Great News For Nenagh With Planning Granted For Arrabawn Co-op expansion
Posted by Alan Kelly on November 14, 2018 at 11:20 AM
Tipperary County Council has granted permission for works at Arrabawn Co-op that will facilitate a three year, €30million investment programme at its Nenagh headquarters.
The programme will transform the site into a world-class manufacturing facility and is the largest round of investment every undertaken by Arrabawn.
It will double capacity at the plant, delivering up to 20 new jobs in the process as Arrabawn increases its employment levels at the plant to 100, up from 60 eight years ago.
A key element of the programme will be the relocation of the entrance to the Martyr’s Road round-about side of the plant from its current Stafford Street access. The state-of-the-art new access will be facilitated by the demolition of two disused buildings acquired by Arrabawn, the Railway Bar on Kenyon Street and the old Sutton’s Yard site on Stafford Street.
The new, streamlined access will remove the vast majority of co-op bound heavy and light goods vehicles from Stafford and Kenyon Street junction, relieving much of the traffic congestion in this area. Furthermore, the plans will also see the development of a new footpath on Stafford Street to run along by the Arrabawn site.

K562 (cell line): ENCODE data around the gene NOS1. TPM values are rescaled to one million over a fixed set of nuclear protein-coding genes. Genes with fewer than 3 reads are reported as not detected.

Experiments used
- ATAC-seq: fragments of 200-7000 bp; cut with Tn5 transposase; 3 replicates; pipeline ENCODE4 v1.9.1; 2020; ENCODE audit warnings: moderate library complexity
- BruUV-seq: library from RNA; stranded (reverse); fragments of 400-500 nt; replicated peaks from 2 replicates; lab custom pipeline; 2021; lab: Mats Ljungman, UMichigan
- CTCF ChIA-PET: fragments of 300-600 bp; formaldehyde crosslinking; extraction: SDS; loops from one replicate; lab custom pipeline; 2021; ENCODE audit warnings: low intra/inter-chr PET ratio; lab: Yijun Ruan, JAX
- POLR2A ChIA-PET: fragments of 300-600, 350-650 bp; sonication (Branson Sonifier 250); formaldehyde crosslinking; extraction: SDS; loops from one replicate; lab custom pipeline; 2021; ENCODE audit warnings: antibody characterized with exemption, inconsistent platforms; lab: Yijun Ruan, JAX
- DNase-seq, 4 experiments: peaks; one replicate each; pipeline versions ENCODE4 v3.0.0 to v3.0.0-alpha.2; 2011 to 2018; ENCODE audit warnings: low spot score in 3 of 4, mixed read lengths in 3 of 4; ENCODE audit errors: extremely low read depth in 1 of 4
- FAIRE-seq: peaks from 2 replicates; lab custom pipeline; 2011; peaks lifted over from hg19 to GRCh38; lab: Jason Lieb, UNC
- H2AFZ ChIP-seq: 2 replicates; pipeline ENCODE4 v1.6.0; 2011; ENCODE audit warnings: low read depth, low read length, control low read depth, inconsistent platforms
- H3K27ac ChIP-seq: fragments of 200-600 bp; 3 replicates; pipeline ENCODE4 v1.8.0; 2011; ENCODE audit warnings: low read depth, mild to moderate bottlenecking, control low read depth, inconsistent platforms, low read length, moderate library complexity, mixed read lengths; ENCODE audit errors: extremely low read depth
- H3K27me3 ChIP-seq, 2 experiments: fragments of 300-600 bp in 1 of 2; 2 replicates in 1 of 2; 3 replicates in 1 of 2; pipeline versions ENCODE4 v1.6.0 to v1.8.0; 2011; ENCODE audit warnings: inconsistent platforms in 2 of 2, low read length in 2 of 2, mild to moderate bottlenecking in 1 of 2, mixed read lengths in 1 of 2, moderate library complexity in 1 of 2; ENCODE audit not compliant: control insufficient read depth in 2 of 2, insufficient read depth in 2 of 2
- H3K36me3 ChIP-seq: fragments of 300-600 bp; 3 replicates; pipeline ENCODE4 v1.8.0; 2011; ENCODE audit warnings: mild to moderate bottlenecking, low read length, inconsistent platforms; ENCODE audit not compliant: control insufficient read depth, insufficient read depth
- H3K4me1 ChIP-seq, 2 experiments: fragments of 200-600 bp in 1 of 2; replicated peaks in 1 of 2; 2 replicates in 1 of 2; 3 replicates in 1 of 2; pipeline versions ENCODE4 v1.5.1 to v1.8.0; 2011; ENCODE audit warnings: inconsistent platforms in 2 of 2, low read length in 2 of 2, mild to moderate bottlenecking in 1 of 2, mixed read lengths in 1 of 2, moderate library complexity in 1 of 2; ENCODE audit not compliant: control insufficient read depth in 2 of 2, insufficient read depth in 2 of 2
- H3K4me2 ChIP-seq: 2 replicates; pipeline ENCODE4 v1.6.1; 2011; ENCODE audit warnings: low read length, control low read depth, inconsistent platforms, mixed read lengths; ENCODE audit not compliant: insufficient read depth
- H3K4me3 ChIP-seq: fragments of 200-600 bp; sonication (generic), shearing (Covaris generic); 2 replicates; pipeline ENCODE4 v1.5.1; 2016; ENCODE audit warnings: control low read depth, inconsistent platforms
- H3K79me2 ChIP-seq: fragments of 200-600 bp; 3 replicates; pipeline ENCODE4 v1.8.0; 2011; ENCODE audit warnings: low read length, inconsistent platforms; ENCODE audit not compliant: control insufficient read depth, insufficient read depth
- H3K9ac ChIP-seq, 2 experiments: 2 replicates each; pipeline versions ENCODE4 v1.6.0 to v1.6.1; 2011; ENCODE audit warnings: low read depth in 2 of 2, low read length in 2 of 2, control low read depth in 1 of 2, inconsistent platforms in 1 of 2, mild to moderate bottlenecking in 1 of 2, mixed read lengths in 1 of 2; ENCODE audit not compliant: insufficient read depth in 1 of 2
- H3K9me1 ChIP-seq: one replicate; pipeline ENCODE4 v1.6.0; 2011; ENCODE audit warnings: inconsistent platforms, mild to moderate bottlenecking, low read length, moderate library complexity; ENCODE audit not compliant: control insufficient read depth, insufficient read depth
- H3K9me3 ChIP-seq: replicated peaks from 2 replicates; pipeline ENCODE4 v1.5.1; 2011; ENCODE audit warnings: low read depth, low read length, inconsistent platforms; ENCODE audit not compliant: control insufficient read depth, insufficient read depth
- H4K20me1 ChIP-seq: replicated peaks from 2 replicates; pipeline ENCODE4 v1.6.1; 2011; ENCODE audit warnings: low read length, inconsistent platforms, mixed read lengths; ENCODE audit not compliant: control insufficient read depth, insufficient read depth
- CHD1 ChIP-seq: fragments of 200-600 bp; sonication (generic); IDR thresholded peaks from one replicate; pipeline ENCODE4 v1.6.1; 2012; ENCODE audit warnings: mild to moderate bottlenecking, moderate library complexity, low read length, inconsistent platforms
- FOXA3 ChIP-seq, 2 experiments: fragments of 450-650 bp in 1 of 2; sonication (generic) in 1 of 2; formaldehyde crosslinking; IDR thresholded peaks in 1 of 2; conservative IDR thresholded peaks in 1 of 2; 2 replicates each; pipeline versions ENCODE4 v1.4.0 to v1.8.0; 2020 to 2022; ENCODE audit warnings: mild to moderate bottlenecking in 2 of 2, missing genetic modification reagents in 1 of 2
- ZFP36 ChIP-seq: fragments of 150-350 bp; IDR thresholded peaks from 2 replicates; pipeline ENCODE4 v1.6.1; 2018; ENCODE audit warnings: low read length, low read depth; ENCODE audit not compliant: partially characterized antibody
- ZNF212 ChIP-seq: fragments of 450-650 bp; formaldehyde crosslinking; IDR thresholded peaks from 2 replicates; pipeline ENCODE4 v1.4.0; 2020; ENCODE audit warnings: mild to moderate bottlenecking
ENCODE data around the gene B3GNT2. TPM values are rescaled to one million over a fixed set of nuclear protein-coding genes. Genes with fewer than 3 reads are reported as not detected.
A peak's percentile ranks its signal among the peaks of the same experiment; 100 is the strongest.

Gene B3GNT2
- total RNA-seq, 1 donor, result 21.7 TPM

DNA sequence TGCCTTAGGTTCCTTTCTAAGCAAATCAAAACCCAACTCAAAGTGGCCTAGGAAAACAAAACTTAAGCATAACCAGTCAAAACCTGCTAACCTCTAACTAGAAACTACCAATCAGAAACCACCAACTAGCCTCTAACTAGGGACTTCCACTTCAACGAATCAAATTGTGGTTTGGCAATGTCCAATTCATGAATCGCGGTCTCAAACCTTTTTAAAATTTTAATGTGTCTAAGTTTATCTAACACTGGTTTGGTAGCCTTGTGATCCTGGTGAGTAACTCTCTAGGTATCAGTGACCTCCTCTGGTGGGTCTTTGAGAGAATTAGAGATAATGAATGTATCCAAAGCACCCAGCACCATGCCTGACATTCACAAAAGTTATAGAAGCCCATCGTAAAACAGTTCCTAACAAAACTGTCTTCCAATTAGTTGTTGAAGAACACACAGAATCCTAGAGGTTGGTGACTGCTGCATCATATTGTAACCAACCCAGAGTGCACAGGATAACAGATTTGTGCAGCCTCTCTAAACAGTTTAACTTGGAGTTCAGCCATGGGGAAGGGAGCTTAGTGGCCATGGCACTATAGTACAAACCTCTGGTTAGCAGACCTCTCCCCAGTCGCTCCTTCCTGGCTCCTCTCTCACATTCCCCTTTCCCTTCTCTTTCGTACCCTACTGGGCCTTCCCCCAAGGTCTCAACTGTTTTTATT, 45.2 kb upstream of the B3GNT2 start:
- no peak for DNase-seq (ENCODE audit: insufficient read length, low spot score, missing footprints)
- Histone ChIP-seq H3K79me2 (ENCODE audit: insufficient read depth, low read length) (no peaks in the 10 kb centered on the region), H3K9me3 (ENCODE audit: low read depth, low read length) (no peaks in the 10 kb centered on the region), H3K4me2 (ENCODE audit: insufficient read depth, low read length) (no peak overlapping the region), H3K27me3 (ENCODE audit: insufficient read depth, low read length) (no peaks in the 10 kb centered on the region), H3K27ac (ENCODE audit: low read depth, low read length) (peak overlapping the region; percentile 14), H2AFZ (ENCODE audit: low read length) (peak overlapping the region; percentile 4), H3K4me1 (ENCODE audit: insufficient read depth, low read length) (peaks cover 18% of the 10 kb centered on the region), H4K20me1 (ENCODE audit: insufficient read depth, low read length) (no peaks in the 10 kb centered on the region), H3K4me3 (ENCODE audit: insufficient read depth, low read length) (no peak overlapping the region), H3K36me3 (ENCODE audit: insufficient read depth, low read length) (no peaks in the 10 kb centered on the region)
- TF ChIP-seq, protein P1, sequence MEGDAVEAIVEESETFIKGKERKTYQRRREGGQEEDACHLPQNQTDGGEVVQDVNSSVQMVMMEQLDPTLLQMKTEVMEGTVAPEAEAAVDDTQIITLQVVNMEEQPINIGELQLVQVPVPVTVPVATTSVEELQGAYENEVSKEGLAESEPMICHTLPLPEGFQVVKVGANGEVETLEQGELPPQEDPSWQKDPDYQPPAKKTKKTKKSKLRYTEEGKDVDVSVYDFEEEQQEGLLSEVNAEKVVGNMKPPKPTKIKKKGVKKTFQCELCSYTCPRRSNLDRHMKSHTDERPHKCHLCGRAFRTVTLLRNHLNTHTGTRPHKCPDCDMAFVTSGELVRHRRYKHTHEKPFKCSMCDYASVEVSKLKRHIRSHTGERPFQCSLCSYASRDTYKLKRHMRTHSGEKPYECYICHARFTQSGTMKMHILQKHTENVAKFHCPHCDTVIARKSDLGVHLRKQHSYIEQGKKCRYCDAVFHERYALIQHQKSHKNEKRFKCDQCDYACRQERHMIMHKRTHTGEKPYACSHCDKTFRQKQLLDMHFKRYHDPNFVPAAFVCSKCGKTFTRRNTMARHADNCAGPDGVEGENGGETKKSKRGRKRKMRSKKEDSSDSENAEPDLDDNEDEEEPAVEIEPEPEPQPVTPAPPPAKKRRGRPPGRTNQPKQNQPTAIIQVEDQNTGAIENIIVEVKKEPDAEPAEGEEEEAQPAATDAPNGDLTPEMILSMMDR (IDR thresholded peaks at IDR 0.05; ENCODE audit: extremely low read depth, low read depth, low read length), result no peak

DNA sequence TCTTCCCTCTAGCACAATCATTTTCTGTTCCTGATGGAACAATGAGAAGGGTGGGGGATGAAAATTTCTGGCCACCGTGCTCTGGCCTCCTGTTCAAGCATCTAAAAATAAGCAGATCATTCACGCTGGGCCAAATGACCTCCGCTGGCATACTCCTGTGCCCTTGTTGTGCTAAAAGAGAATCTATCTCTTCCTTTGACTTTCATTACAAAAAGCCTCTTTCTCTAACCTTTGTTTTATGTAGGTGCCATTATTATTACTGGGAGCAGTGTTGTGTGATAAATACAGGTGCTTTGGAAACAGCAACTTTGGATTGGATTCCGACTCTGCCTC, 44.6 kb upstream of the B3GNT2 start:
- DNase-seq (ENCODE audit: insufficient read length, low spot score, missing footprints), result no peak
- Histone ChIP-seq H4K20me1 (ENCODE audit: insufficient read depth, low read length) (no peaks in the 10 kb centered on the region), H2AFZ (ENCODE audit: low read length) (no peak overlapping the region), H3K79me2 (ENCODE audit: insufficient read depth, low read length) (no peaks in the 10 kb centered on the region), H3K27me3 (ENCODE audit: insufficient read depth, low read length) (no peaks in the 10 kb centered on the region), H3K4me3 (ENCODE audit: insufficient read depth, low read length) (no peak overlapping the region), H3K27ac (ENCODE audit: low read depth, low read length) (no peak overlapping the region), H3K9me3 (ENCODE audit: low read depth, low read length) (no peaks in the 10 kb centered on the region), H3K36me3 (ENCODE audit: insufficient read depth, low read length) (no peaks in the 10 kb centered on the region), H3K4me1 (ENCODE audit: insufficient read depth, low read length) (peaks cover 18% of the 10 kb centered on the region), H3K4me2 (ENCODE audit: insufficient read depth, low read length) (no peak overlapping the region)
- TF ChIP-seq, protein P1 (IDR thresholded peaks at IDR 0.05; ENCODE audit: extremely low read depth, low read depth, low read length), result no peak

On the production side, the investment will also include a casein plant extension that will increase processing capacity by 50%, as well as the completion of the upgrade works to the new effluent plant that commenced last year.
The programme is a continuation of the €22m eight-year programme of investment that has seen Arrabawn transformed into a modern, international standard dairy processing operation. It also in keeping with the company’s status as a major employment creator and investor in Nenagh, following on from its €1.5million development of its purpose built, flagship retail store at Tyone.
One of the main reasons we got to today’s announcement was the arrival of natural gas in the town. Something I worked on to deliver for a number of years. This was a critical moment for Arrabawn and saved them considerable sums that they could invest in their Co-op.
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